Once upon a time, software licenses were an afterthought. You bought software in a box. You installed it on a computer. You wrote “Jan’s PC” on the paper license certificate then filed it away in a big, grey metal filing cabinet. Some forward-thinking companies may have had some semblance of a SAM practice, but most didn’t consider it a requirement.
Being an afterthought was an upshot of software being easy to obtain – via both legitimate and not-so-legitimate sources. In the mid-nineties, the global software piracy rate was pushing 50%. Software was a significant expense and the incentive to avoid those expenses outweighed the chances of being found out and punished.
In fairness, most businesses (here in Australia) didn’t willingly set out to use unlicensed or illegally obtained software and flout the system. Many just “stuffed-up”, making mistakes through messy operational practices and internal record keeping. Still, though, there was no real-time consequence of using unlicensed software. No immediate feedback system. No urgency to be thorough.
Until the letter came in the mail: “Dear IT department, we would like to work with you in conducting a SAM audit on your business. Love, Big Software Vendor.” And so would begin the scramble of reaching down the back of the grey metal filing cabinet, matching licenses to computers or users, and making sense of outdated spreadsheets.
While SAM was a nice-to-have and not a need-to-have for customers, it was a must-have for vendors – generating a reliable source of revenue. But it was also an onerous overhead for them. Vendors had to invest meaningful amounts of money into SAM departments to claw back what they were essentially owed.
So, the short version: Customers could put in minimal effort around SAM with very few repercussions. Vendors had to spend lots to get back money they were entitled to.
The emergence of cloud technology saw it become a prominent channel for software distribution and consumption. Managing licenses went from placing certificates in a filing cabinet to assigning them in an online dashboard. Without CDs lying around to install software, it became less likely to “accidentally” install more instances of a program than you were licensed for.
On the flip side, the cloud democratised software purchasing, taking it out of the control of IT and into the hands of almost any budding staff member with a corporate credit card and burning desire to fix a problem. “There must be an app for that,” said anyone infuriated with a manual process or clunky legacy application.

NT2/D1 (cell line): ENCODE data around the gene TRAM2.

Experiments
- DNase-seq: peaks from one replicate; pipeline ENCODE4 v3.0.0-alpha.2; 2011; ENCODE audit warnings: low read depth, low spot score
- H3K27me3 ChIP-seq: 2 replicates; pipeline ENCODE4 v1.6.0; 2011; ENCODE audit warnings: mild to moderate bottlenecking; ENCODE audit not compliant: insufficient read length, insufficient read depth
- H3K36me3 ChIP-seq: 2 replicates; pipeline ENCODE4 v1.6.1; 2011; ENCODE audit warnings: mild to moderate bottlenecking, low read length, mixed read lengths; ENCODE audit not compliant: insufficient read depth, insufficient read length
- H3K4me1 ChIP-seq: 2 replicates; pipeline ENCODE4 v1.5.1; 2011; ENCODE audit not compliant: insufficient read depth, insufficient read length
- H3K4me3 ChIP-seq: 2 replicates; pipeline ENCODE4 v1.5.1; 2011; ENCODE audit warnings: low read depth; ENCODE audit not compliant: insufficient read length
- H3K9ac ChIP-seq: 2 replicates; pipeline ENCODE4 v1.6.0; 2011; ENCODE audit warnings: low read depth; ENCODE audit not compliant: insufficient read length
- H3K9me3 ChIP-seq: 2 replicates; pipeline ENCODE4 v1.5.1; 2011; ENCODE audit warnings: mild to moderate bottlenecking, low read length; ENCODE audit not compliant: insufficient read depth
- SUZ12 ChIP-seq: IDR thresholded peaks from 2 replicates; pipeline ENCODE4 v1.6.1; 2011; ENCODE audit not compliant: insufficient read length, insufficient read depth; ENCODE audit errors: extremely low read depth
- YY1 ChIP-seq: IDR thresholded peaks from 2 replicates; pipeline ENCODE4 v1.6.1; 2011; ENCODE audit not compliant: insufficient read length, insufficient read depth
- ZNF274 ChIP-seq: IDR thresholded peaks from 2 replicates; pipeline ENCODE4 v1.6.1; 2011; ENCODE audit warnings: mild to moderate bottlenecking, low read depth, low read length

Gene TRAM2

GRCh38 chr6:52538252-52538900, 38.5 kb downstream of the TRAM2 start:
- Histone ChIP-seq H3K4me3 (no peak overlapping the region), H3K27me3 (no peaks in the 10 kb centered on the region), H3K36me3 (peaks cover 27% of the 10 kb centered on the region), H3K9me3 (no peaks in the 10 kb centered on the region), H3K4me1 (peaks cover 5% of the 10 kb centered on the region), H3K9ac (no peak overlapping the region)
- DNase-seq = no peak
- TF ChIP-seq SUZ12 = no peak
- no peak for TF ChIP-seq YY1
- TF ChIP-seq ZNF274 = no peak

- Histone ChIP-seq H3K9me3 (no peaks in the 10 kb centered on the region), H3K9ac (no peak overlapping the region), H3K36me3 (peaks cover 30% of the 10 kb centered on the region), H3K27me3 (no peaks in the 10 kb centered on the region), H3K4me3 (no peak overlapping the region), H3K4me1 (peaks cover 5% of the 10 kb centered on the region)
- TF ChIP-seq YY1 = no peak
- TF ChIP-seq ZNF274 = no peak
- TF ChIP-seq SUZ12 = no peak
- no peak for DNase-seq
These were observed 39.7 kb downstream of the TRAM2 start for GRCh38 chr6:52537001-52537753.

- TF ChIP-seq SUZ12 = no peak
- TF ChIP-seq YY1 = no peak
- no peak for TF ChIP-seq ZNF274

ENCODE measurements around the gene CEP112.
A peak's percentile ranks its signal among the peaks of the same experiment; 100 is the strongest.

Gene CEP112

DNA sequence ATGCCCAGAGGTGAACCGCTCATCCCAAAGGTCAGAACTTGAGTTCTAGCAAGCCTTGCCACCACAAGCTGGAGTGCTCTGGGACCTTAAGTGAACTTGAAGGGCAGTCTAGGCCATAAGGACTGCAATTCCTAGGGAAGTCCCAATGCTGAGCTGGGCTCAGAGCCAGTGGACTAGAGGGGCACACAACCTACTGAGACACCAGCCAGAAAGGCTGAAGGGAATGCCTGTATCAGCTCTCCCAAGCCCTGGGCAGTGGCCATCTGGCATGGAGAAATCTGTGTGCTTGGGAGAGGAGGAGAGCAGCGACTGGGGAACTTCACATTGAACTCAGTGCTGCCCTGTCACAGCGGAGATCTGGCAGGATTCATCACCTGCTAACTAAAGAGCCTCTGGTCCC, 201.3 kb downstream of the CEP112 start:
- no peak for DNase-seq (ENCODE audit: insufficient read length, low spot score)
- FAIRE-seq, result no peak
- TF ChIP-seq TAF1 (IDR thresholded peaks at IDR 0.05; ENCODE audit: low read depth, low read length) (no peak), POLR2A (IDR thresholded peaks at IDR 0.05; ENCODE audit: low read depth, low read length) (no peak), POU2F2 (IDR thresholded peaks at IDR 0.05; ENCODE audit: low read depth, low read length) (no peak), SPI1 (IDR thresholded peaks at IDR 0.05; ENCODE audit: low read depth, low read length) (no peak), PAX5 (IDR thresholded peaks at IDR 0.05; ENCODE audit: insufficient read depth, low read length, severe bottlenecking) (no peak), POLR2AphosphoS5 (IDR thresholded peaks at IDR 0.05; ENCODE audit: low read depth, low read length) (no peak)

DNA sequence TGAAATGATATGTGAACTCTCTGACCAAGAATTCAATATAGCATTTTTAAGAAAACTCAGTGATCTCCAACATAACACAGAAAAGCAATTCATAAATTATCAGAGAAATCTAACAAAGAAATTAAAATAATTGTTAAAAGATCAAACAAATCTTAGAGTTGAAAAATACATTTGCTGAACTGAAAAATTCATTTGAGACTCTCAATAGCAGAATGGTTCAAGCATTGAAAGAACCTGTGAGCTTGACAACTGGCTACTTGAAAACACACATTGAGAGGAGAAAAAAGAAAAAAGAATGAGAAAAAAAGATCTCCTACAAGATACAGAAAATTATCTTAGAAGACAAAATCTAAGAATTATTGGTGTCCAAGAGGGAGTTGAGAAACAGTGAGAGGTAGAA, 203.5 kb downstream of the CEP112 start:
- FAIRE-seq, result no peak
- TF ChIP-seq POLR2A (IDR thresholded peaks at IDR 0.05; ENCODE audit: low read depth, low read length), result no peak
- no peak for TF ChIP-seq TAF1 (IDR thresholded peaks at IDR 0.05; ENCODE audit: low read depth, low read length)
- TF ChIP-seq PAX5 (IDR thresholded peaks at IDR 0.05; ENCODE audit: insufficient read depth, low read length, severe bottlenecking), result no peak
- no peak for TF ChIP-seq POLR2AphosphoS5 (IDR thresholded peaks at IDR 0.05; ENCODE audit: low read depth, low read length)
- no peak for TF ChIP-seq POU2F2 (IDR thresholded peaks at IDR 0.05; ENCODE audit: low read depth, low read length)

And, indeed, there was an app for that. Sarah in sales signed up to an app using her corporate credit card, desperate to have a better way to organise her leads. Mike in marketing signed up to a project management app on his corporate card. Harry in HR subscribed his whole team to an online people management tool.
Software became more crucial than ever as a key enabler and differentiator for businesses, driving organisations to boost software investment – albeit sometimes untracked. The cost of hardware also began to drop, creating an unusual imbalance in spending, which caught the eyes of CFOs. Suddenly, software was seen more as an asset than an expense and CFOs were keen to apply all the usual rules of spend management and asset management.
Now, here we are today, where the roles and obligations of software asset management are completely topsy-turvy compared to a decade ago. Vendors have unprecedented control – if customers don’t pay for software, it’s turned off. Meanwhile, software asset management has become a necessity for customers - a valuable investment to ensure they’re using what they’ve paid for.
So, the short version: Vendors have eased chasing licensing-fees they’re owed as the industry’s moved to a pay-for-use model. Customers must invest money to ensure they're maximising the value of software they're entitled to.
Oddly, the reason for not implementing a healthy SAM practice echoes the very reasons having one in place is essential: many IT leaders cite that kicking off a SAM practice is too onerous to undertake on their own given the ever-expanding universe of software within their business. Some know it should be done, but it’s low down in the mounting list of IT priorities.
The careful management and financial governance of software is arguably a discipline aligned to overall strategic business development. C-level resources, particularly CIO and CFOs, should be eagerly making commitments and showing their support to drive these initiatives. It’s clearly overwhelming IT leaders, who feel it’s a practice solely left in their growing domain.
The impact of poor software asset management can be devastating – leaving organisations exposed to significant legal, operational and financial ramifications. In a time where subscription and consumption models determine software costs, the biggest consequence could be the failure to recognise the potential massive savings.
The competitive advantage gained from technology continues to move at lightning speed. Unlocking money committed to unnecessary software spend would allow for reinvesting in new initiatives driving technology innovation and a potential edge in the market - reason enough for CIOs and CFOs to be throwing their support into establishing a solid SAM practice.